Central Library has a new display entitled ‘Dickens and the Victorian Christmas’. Here’s a taster of the exhibition which you can visit until the end of December.
It’s hard to imagine, but at the beginning of the 19th century, Christmas was hardly celebrated. Many shops and businesses did not even consider it a holiday.
It was Queen Victoria and Prince Albert who popularised most of the aspects of Christmas we recognise today. In 1848, The Illustrated London News published a drawing of the royal family celebrating round a decorated Christmas tree, a tradition carried on from Prince Albert’s childhood in Germany. Soon, many homes in Britain had a tree bedecked with candles, homemade decorations and small gifts.
A very merry Christmas, c1900
The first Christmas card appeared in 1843 with an illustration showing a group of people round a dinner table and a Christmas message. By the 1880s sending Christmas cards had become hugely popular. 11.5 million cards were produced in 1880 alone!
Crackers first appeared in 1848 when a British confectioner, Tom Smith, invented a bold new way to sell sweets. Inspired by a trip to Paris where he saw bon bons – sugar almonds wrapped in twists of paper – Smith created a simple package filled with sweets that snapped when pulled apart. The sweets were replaced by small gifts and paper hats in the late Victorian period.
Christmas for the Victorians was a festival for the family and a time to gather in the best room in the house and play parlour games. Some, such as Blind man’s Buff, Charades and Twenty Questions, are still played today.
The Young Folks by Randolph Caldecott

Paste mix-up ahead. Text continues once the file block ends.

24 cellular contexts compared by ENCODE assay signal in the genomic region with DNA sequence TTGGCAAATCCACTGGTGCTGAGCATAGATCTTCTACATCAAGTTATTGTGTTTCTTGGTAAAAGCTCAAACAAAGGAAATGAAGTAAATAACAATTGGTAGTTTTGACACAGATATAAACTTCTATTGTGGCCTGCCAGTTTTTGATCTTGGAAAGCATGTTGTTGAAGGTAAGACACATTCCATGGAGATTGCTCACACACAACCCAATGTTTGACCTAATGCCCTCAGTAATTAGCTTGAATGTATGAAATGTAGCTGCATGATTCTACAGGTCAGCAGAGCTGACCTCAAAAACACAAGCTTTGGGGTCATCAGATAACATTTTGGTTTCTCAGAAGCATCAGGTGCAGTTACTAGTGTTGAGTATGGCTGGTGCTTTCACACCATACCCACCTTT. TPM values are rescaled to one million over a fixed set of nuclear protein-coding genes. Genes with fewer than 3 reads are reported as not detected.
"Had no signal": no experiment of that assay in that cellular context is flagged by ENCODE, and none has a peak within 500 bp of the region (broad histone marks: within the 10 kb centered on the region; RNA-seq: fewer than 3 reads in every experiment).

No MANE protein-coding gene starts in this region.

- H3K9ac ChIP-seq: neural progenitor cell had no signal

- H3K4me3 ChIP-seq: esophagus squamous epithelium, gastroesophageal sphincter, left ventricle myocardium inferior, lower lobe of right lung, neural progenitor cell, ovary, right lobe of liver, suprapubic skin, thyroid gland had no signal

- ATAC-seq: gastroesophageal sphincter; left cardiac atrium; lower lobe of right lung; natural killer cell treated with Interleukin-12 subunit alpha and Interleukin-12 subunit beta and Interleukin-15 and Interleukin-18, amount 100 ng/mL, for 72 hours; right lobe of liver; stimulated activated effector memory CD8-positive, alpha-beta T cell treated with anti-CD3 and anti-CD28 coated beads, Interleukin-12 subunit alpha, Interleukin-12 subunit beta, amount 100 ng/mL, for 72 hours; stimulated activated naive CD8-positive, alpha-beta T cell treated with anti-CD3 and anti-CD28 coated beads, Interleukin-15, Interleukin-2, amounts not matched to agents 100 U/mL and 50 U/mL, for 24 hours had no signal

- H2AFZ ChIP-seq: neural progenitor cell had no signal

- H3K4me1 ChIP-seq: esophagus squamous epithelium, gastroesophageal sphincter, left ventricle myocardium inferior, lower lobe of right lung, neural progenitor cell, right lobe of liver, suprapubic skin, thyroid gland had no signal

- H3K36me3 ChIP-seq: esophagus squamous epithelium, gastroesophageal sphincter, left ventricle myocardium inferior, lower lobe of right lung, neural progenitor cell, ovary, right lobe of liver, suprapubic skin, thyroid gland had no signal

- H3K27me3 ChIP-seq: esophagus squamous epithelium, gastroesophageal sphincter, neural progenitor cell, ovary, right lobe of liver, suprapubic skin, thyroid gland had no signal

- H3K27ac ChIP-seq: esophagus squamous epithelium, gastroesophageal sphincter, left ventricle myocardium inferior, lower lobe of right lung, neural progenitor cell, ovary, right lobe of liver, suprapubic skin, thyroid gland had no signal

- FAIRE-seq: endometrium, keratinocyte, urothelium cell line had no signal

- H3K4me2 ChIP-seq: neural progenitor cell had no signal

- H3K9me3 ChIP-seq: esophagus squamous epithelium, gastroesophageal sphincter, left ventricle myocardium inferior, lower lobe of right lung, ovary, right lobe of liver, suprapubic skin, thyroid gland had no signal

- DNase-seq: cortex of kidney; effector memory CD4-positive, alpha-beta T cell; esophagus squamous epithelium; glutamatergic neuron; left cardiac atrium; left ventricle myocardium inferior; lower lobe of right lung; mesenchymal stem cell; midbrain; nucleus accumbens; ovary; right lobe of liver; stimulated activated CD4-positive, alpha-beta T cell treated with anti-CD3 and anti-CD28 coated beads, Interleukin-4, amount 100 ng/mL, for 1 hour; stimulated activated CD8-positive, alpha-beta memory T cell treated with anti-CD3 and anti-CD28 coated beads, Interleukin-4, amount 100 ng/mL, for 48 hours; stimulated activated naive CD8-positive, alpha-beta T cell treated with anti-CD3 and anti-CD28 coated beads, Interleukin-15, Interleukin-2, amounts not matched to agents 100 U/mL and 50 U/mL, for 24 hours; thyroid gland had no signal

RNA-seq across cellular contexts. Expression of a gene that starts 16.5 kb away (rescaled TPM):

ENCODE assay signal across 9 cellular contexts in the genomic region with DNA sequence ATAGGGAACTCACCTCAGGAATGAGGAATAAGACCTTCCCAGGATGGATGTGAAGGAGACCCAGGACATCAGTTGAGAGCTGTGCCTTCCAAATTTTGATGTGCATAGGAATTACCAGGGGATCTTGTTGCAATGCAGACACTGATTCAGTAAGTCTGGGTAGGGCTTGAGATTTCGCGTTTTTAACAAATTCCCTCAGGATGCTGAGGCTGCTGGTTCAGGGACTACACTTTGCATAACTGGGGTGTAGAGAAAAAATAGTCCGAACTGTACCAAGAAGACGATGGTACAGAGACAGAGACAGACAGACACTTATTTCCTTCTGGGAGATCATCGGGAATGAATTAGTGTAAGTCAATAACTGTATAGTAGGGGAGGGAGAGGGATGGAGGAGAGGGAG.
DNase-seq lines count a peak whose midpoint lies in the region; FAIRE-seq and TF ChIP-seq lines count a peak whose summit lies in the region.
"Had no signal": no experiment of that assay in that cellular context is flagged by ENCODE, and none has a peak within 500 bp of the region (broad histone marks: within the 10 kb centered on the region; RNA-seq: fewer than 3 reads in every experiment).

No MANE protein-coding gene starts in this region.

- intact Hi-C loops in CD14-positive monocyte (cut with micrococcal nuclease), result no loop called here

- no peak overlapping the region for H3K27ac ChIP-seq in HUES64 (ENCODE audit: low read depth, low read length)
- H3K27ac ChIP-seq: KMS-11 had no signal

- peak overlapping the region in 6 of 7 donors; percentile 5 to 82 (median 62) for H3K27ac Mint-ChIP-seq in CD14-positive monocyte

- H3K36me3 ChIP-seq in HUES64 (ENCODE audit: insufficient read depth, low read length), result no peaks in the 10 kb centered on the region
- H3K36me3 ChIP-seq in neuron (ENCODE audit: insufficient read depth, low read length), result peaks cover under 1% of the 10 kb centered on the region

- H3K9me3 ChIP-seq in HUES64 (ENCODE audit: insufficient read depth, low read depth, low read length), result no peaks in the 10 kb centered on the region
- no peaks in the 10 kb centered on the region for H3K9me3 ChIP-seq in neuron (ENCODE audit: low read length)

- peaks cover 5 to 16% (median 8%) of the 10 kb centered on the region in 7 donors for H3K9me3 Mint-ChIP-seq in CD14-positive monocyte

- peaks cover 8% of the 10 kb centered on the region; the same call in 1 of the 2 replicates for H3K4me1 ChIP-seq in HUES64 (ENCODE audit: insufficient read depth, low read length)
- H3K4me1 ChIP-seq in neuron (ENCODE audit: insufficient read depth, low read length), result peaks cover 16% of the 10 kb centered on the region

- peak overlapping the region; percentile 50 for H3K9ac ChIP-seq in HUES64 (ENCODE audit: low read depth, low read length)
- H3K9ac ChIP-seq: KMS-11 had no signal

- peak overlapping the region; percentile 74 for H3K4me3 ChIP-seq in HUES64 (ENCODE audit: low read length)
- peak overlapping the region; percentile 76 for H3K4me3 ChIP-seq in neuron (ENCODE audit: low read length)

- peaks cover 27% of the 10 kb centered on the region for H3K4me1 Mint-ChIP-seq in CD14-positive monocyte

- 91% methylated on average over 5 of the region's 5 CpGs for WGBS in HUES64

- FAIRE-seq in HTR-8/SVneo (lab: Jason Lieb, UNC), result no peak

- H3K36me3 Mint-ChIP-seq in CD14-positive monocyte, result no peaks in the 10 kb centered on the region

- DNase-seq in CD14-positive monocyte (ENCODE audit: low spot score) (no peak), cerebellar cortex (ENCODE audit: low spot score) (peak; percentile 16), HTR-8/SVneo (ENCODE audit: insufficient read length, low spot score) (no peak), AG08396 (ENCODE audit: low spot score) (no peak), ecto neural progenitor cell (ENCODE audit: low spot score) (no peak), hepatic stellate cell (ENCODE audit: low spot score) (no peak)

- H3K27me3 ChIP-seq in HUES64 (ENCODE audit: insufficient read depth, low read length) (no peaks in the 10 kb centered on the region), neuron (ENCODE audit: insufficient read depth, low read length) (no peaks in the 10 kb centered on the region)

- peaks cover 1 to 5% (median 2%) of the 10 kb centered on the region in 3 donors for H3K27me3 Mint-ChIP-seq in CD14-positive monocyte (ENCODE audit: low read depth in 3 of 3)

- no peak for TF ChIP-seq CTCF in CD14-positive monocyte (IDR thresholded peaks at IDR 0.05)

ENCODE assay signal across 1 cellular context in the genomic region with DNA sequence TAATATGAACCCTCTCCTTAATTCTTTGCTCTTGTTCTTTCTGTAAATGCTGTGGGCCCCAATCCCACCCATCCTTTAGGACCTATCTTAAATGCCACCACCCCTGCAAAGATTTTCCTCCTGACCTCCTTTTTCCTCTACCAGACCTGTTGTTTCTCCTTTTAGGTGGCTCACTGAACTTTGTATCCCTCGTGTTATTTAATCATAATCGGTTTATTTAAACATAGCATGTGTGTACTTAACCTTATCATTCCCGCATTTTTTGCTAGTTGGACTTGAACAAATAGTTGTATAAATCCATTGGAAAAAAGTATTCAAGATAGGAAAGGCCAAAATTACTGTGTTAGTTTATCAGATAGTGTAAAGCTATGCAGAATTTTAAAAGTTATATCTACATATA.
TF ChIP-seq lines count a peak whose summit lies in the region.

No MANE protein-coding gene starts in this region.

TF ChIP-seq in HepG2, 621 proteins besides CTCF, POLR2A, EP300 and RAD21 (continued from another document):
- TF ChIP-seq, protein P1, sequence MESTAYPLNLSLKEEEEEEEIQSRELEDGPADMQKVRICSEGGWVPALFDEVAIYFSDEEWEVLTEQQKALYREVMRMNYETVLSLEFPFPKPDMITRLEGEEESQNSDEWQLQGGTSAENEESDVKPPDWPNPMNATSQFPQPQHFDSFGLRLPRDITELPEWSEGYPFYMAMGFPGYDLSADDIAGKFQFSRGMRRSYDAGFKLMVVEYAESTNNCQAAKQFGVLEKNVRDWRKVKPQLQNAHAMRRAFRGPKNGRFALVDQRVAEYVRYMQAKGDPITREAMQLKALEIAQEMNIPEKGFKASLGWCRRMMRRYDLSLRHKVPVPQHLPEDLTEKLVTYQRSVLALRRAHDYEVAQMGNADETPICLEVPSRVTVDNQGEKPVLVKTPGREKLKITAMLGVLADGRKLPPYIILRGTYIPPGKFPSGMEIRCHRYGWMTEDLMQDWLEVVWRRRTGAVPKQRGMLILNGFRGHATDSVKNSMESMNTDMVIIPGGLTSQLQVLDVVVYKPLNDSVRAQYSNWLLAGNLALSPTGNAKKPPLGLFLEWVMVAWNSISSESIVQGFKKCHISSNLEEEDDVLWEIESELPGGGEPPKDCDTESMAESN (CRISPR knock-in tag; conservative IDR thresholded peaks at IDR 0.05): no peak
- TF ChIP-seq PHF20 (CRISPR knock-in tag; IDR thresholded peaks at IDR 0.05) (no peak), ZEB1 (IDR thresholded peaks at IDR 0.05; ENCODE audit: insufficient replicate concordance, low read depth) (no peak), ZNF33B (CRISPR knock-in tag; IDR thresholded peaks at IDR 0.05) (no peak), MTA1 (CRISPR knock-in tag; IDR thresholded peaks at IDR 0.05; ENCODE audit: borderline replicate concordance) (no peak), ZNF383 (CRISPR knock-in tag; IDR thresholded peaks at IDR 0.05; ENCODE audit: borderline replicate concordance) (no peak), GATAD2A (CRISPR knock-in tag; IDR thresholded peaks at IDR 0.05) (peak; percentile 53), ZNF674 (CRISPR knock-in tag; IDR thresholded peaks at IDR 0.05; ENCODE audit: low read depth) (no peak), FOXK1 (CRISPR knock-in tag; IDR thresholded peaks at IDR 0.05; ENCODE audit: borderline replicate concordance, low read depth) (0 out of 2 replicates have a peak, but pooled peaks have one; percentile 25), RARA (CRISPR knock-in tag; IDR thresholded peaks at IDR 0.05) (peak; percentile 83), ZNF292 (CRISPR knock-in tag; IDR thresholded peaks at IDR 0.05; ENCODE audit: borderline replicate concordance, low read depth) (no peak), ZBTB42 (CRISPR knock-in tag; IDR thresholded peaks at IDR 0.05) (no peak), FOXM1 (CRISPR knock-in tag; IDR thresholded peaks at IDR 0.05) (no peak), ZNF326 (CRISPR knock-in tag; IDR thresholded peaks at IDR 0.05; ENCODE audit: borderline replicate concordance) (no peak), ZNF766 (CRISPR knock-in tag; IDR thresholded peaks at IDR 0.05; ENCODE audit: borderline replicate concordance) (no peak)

The custom of decking the walls and windows with sprigs and twigs took on a more elaborate affair with homemade paper decorations and colourful paper chains appearing in homes.
While Charles Dickens did not invent the Victorian Christmas, his book ‘A Christmas Carol’ is credited with helping to popularise the traditions of the festival. Its themes of family, charity, goodwill, and happiness encapsulate the spirit of the Victorian Christmas and remain central to the Christmas we celebrate.
Between 1843 and 1848, Dickens published five Christmas novellas, one of which was to become one of the most oft filmed, staged, read, sung, repeated, copied, adapted Christmas stories. ‘A Christmas Carol’ was written in October to November and published in December of 1843. By January of 1844 it was on its third edition. In February, the first theatrical production of ‘A Christmas Carol’ took place with a further eight productions appearing in quick succession. In the years that followed Dickens published ‘The Chimes’ in 1844, ‘The Cricket on the Hearth’ in 1845, ‘The Battle of Life’ in 1846 and after a break of a year which he is said to have regretted, ‘The Haunted Man and the Ghost Bargain’ in 1848.
As well as being a prodigious talent, Dickens was a canny businessman and for all the later Christmas novellas, the theatrical production opened on the same day as the book publication.
Dickens was the owner and editor of two literary magazines, ‘Household Words’ and then ‘All the Year Round’, where serialisations of his stories appeared along with contributions by other writers such as Elizabeth Gaskell and Wilkie Collins. In both magazines, Dickens regularly wrote Christmas stories and special Christmas issues were produced.
There are many Christmas tales in the Library by Dickens and others, why not borrow one today?
With thanks to our colleagues in Museums and Galleries Edinburgh and Information and Learning Resources for lending us the many curios included in the display.